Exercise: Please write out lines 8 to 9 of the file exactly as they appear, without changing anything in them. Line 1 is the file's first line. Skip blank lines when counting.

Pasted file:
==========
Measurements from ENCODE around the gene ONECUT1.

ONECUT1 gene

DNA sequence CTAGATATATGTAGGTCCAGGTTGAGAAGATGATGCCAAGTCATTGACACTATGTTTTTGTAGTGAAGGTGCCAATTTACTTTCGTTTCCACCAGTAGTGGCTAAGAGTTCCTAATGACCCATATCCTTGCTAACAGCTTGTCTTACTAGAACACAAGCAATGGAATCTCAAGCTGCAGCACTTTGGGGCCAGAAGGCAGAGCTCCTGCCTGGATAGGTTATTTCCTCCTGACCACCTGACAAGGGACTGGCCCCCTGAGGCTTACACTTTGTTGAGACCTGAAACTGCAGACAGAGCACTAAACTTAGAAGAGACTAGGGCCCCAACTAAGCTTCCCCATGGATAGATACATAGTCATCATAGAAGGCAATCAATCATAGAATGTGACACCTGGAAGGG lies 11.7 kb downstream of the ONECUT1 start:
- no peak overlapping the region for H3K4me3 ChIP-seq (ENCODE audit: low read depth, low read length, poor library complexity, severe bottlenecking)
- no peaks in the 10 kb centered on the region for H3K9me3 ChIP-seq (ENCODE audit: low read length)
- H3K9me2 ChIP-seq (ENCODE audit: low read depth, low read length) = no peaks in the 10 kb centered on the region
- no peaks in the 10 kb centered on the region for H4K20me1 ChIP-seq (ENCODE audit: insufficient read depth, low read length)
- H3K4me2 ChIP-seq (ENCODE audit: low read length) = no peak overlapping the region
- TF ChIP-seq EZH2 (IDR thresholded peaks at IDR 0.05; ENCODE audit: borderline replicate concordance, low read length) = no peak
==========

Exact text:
- H3K4me2 ChIP-seq (ENCODE audit: low read length) = no peak overlapping the region
- TF ChIP-seq EZH2 (IDR thresholded peaks at IDR 0.05; ENCODE audit: borderline replicate concordance, low read length) = no peak